Branch AGM followed by the Peter Wakeman Memorial Lecture

Tuesday, 17 April 2018

“Coalbrookdale Foundry 300Years of Iron Founding – a Reflection”
Eddie Lindsay FICME

Branch President Richard Heath, MICME, extended a warm welcome to members and guests to the Branch AGM and the Peter Wakeman Memorial lecture.

At the AGM Darren Pritchard was given the presidential chain of office as President for the year 2018/9. Mark Holliday Prof MICME and David Hall Prof MICME were voted in as Senior Vice President and Junior Vice President respectively.

On completion of the business of the AGM now Past President Richard introduced Eddie Lindsay and his talk, “Coalbrookdale Foundry, 300years of iron founding – a reflection.

Eddie spoke of the sadness felt by ex-employees, the local community and many foundrymen and women throughout the UK and beyond with the closure of Coalbrookdale foundry after 300 years of founding. Iron smelting had been practised in Shropshire well before Abraham Darby began his iron business. In the early 16th century iron was smelted at Wenlock Abbey and then in 1638 Sir Basil Brooke built a furnace in Coalbrookdale smelting iron using charcoal.

In the late 1600’s and early 1700’s cooking pots were mostly imported from France and the Netherlands. Abraham Darby spent time in the Netherlands studying their methods and began experimenting with innovative methods to produce them. In 1707 he registered his patent for producing pots using sand moulds and a reusable pattern. This enabled him to produce at a much lower cost and take not only the UK market but also was able to export into Europe.

Around this time Dud Dudley had begun to smelt iron using coal, a method he did neither patented nor did he give much detail of the technique in his papers of the time. In 1708 Darby leased the defunct Sir Basil Brooke furnace, rebuilt it and began smelting iron using coke, which was a major breakthrough in iron melting, enabling the melting of larger quantities of metal at lower cost.

In 1717 Abraham Darby died and the company was then managed by Darby’s wife, son in law Richard Ford and Thomas Goldney. His son, Abraham Darby Ⅱ joined the company in 1732 being too young at the time of his father’s death. Ford remained manager of the company until 1745 when Darby Ⅱ took over. Like his father he was an innovative engineer and introduced a steam engine to supply the blast. This was a time of expansion with many new furnaces built and new products introduced, pumps, pipes, cannon and later engine cylinder castings.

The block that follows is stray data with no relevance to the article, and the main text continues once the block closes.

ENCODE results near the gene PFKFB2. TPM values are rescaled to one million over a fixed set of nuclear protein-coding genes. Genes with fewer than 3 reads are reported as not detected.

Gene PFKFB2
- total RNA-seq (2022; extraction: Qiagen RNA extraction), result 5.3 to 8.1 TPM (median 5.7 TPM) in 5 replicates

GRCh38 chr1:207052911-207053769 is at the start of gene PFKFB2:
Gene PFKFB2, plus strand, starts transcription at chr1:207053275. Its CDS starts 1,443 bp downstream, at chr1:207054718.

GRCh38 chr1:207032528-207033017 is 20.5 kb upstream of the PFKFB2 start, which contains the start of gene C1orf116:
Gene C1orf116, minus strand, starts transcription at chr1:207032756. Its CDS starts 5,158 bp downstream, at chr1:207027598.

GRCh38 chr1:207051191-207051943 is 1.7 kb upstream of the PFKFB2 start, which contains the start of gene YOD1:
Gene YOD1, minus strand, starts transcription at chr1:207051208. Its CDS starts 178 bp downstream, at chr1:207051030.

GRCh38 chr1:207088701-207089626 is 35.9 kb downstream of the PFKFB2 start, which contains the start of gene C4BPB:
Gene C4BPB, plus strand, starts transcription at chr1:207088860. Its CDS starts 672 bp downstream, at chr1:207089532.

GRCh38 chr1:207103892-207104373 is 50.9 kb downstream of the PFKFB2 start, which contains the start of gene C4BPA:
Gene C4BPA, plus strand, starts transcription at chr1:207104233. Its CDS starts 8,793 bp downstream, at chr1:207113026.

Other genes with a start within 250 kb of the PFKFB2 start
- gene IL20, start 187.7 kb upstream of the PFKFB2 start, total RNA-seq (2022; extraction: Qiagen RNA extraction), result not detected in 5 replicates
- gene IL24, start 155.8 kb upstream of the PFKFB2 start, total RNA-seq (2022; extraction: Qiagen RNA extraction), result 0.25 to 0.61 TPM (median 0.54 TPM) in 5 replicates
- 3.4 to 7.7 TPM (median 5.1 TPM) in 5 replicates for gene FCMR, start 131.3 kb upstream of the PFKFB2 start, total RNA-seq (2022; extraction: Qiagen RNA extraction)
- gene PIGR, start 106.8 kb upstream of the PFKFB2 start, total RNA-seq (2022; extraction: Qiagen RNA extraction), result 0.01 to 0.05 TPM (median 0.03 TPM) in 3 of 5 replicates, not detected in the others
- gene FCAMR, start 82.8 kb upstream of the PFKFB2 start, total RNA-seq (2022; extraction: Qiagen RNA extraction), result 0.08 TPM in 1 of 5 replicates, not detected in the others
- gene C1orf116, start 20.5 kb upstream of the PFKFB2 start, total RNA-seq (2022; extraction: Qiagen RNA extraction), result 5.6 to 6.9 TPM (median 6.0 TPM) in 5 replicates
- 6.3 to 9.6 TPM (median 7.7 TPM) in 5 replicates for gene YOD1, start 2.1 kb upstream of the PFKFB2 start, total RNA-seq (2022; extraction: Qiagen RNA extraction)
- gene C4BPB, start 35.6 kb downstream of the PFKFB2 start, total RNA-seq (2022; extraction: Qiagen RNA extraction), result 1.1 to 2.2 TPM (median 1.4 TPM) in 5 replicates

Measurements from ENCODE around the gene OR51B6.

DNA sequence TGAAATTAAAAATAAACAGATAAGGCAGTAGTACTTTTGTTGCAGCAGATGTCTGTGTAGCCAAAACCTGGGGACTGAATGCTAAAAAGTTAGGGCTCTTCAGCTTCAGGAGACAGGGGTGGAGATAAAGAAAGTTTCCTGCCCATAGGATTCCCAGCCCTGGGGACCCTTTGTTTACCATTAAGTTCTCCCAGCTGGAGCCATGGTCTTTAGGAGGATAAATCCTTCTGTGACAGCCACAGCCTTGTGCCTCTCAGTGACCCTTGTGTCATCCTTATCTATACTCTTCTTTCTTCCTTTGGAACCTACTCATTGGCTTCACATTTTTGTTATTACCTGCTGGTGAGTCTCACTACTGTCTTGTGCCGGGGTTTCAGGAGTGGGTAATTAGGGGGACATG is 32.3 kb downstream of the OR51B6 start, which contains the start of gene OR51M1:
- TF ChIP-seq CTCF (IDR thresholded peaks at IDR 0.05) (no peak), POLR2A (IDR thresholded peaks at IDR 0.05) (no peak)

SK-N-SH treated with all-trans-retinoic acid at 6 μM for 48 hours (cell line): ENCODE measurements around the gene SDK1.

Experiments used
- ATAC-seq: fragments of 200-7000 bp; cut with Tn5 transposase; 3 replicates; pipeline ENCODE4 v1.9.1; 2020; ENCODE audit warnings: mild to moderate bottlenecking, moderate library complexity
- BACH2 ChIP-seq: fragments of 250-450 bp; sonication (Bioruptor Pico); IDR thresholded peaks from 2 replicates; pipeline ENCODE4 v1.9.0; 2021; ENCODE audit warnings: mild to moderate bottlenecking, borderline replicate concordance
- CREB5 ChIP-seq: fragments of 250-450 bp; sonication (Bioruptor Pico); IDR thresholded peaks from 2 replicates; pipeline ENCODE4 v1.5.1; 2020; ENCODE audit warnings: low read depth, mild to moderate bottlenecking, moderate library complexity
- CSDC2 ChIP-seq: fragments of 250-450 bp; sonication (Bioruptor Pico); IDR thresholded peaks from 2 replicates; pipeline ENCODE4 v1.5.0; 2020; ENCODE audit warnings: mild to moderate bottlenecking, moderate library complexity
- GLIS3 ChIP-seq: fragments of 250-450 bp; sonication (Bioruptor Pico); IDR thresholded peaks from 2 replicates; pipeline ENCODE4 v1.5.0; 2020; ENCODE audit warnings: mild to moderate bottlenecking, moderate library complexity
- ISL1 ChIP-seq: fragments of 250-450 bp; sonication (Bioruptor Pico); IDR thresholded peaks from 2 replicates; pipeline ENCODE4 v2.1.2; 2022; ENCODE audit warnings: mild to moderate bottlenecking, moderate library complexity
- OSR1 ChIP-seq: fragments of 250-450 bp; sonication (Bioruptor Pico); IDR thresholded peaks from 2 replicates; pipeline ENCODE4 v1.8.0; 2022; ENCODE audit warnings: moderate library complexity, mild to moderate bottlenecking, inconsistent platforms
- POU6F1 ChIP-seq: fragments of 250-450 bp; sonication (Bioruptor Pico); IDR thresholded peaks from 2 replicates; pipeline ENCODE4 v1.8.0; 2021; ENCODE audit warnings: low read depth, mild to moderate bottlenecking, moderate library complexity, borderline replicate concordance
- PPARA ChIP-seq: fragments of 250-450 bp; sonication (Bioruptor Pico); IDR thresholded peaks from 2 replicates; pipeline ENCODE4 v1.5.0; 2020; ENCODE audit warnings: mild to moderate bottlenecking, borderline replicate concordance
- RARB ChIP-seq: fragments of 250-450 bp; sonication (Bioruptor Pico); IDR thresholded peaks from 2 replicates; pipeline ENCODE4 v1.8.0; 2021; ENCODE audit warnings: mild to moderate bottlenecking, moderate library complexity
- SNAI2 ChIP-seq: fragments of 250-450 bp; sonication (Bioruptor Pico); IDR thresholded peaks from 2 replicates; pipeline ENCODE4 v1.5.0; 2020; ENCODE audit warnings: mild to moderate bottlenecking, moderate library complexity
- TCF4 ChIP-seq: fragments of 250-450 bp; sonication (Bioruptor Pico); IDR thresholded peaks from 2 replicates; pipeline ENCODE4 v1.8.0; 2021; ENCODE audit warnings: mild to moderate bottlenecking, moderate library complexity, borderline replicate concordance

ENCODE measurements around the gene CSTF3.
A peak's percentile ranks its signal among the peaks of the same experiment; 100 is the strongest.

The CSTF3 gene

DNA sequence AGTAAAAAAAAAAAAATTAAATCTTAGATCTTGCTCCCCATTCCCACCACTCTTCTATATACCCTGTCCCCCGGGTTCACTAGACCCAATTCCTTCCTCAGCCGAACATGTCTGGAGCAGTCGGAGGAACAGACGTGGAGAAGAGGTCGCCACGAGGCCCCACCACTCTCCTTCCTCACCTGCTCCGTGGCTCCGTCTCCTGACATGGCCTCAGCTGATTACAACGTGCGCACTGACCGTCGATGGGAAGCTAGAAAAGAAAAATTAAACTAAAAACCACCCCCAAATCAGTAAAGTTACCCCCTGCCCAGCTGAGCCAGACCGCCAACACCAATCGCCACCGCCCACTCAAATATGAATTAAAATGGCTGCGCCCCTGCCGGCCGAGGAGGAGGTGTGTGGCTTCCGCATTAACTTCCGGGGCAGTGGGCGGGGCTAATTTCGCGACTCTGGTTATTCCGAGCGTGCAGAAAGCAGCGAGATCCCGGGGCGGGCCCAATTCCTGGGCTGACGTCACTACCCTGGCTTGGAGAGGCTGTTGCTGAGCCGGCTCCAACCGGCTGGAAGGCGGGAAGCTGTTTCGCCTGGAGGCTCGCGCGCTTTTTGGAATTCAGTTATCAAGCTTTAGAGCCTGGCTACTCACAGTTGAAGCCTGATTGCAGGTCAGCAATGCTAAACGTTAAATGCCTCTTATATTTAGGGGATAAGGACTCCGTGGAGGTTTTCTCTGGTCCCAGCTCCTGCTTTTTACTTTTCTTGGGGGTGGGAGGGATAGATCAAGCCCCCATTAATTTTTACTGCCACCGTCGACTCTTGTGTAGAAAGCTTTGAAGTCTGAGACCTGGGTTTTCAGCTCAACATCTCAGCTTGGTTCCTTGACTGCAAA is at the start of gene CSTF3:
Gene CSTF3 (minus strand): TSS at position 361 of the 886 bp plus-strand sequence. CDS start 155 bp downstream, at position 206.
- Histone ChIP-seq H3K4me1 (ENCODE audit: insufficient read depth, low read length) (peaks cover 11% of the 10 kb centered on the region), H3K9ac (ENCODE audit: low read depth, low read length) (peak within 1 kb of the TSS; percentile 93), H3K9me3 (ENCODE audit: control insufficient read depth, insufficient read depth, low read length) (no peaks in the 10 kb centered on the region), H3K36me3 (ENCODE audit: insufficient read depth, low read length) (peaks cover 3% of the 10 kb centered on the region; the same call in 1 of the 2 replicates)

In 1763 Abraham Darby Ⅱ died and the company was managed by Richard Reynolds who had been taken into partnership in 1757.
Iron, coal and other products were transported by horse pulled trucks along wooden rails which had a relatively short working life. To overcome this Reynolds cast rails and so doing created a precedent for future railways. Abraham Darby Ⅲ joined the firm in 1768 aged 18 and his brother Samuel a few years later. The company expanded further and not just locally. A bridge was needed across the river Severn and Darby and the architect James Pritchard developed the design for the world’s first cast iron bridge. Using knowledge of the time wooden bridge methods of construction were used in the design. The casting of 70 foot bridge members would test today’s engineers but for the late 1700’s it was unchartered territory and it is not fully understood how with open sand moulds they achieved it. The bridge was completed in 1781. The cost was almost double estimates and as Darby had agreed to cover cost over runs the company ran up debts which continued to be a burden throughout the life of Abraham Darby Ⅲ. Cannon production had stopped some years earlier for ethical reasons and, despite it being a lucrative market which could have eased the fortunes of the company, it and was not a market the company was prepared to re-enter.

The beginning of the 1800’s was a difficult time for the company which did not really begin to improve until Francis Darby developed castings for the structural and art markets around 1830. Steam engine manufacture continued to be a major market throughout the 19th century. At the start of the 1900’s products included rainwater goods, architectural castings and gas fires for London County Council as well as large cooking ranges for canteens and hotels. Munitions were produced for the 1st World War.

For over 200 years the Darby family were involved in the Coalbrookdale foundry but in 1929 it was incorporated into Allied Iron Founders ltd. Rainwater and soil products and domestic appliances became a major market. Munitions and other items, including wings for bombers were produced during the 2nd World War. Then after the war domestic appliances were designed on site and introduced including the Rayburn cooker. In 1969 the company was acquired by Glynwed Holdings to become part of the Glynwed Foundries Ltd subsidiary. Engineering and boiler castings were introduced and more investments were made into the mechanisation of foundry processes.

The recession of 2008/9 hit the foundry hard and it never really recovered. In 2015 the foundry was sold to the Middleby Corporation of America but regrettably it was unable to provide the company with the volume of work necessary to make the company viable and in November 2017 the gates were closed for the last time. Although Aga products are still assembled in Shropshire castings are now sourced outside the company.

The final slide of the presentation was that of the last of the employees’ foundry boots hanging from the closed gates of the factory.

A vote of thanks for an excellent presentation was given by Gareth Jeremiah, Prof MICME, and then the members and guests enjoyed an excellent buffet sponsored by the branch.